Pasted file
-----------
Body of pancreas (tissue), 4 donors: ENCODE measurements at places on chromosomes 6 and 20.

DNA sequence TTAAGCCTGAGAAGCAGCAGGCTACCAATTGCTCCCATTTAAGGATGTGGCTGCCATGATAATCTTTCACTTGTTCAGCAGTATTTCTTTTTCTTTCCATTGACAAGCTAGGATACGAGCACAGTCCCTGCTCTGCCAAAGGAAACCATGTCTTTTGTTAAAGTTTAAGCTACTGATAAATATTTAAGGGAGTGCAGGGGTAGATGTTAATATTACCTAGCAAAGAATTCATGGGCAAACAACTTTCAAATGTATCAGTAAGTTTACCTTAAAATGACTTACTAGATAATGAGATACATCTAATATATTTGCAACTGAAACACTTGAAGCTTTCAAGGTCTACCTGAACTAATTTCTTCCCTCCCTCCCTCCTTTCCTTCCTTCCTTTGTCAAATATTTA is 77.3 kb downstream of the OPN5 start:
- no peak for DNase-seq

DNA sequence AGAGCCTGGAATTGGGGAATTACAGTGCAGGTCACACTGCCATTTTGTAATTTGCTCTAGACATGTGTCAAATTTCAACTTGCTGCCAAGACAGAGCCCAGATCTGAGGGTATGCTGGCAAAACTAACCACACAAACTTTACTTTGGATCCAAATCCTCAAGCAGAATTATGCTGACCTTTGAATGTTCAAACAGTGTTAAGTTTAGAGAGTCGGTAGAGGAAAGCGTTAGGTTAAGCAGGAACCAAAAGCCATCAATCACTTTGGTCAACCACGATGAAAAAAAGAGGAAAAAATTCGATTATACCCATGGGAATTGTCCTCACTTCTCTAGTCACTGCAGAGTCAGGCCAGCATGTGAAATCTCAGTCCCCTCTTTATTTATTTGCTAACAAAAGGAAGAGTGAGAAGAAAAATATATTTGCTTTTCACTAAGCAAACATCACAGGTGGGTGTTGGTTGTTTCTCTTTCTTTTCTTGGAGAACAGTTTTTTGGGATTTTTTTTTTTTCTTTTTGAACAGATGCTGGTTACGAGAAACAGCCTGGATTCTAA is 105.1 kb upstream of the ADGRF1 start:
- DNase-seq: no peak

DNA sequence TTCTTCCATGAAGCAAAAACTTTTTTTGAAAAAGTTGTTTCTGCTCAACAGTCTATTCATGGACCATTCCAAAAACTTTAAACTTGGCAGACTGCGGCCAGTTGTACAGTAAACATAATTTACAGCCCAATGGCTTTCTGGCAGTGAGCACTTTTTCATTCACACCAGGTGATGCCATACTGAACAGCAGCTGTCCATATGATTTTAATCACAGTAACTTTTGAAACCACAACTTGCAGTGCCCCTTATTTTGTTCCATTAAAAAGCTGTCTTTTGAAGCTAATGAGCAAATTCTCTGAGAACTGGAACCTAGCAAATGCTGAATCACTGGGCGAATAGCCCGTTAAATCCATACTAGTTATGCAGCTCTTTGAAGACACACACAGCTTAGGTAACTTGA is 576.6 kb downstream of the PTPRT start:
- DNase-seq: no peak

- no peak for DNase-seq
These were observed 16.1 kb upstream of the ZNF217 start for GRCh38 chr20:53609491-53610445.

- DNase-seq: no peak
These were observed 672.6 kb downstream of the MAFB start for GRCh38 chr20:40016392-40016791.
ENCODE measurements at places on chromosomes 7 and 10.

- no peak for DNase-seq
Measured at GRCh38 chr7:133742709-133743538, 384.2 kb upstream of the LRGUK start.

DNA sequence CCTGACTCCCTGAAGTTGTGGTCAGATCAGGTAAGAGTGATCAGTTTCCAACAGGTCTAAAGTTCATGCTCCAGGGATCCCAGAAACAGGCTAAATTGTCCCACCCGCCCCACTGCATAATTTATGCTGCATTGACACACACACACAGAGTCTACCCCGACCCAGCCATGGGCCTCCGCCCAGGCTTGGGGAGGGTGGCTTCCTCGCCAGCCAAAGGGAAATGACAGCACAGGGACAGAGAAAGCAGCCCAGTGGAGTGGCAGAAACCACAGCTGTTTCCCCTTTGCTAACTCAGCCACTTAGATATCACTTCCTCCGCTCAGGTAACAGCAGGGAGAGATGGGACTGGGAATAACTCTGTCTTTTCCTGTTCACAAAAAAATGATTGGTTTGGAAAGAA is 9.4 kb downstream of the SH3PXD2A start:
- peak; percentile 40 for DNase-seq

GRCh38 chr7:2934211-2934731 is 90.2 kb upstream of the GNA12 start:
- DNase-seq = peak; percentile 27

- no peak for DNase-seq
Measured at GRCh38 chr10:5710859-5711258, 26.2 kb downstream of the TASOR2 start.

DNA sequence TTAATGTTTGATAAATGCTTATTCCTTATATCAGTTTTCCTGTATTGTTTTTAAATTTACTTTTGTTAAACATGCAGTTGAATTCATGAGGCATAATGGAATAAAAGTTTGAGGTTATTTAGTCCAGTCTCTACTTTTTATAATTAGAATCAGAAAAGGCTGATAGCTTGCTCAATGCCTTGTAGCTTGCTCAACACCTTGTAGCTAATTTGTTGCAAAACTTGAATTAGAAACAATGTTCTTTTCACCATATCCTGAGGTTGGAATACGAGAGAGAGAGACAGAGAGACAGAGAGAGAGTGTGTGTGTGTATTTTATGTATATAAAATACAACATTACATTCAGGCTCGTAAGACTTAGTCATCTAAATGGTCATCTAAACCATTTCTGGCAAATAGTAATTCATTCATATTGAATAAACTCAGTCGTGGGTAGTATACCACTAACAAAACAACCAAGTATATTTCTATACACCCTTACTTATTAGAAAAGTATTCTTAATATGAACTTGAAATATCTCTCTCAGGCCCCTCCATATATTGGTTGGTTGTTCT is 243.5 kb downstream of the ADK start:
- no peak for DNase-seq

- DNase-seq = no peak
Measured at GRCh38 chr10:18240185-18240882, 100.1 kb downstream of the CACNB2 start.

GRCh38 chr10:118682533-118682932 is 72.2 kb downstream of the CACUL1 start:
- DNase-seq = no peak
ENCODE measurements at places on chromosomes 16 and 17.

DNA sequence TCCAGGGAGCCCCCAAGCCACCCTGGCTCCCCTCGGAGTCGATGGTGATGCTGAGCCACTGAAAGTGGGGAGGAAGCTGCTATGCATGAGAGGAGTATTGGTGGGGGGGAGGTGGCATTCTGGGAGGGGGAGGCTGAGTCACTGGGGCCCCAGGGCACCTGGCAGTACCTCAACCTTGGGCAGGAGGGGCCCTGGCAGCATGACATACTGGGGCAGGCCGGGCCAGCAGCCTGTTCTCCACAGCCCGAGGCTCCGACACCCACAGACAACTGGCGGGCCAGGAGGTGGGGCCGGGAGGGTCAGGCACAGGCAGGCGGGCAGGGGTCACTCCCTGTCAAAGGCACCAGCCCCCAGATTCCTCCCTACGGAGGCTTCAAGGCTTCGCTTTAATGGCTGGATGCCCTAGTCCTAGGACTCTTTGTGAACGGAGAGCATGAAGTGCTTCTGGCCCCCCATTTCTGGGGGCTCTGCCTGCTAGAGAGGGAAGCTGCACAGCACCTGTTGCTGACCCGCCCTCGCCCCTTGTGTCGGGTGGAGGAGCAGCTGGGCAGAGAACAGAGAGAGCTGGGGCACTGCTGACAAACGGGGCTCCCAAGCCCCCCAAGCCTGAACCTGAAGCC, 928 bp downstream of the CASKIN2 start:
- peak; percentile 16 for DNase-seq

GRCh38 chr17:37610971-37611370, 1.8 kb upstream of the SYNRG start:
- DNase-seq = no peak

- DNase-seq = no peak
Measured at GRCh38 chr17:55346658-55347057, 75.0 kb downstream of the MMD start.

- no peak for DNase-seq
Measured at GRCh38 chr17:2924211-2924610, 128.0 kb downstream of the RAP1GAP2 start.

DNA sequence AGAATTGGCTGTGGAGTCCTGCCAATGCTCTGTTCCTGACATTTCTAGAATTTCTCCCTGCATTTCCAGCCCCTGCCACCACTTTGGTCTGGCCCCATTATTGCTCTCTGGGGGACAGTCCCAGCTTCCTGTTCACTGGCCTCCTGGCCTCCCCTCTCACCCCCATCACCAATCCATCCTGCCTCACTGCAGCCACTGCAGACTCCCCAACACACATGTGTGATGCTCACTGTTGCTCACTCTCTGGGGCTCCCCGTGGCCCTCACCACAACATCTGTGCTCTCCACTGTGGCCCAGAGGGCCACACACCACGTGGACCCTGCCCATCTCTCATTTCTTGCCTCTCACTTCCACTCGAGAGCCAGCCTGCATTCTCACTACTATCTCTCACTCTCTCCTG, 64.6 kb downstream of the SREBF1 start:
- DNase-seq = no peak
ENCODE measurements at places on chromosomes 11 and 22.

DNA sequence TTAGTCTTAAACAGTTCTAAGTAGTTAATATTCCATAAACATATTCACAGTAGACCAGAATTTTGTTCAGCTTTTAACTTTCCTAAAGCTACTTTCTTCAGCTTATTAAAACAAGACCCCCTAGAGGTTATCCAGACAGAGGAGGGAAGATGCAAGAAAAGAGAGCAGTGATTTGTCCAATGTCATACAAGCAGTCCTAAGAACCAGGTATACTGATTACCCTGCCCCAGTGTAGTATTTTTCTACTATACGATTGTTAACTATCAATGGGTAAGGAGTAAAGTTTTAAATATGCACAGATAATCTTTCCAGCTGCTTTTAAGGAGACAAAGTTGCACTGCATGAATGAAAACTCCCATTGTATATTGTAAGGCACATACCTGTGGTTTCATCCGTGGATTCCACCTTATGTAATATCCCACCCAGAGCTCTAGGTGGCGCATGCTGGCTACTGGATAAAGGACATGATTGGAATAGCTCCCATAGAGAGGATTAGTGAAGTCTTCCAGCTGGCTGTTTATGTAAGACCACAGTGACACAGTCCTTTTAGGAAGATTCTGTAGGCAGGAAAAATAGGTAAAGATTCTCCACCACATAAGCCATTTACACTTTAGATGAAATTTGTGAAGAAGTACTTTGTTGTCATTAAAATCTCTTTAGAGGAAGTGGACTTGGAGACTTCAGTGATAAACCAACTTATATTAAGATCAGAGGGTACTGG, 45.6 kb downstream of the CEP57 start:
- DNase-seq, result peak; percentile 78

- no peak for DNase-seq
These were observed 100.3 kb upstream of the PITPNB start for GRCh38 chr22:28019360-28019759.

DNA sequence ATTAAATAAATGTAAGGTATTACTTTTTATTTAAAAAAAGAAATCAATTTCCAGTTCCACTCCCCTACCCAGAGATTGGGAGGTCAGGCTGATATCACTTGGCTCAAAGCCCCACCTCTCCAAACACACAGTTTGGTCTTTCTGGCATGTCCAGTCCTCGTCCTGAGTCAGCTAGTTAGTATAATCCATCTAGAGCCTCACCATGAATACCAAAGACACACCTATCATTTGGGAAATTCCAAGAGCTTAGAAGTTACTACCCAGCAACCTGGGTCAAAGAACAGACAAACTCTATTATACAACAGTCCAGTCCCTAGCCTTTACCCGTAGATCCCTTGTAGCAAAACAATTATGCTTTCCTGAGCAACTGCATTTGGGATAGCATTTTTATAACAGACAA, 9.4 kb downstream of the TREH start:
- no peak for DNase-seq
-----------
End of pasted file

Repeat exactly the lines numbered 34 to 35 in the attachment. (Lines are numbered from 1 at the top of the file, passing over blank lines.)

- no peak for DNase-seq
Measured at GRCh38 chr17:2924211-2924610, 128.0 kb downstream of the RAP1GAP2 start.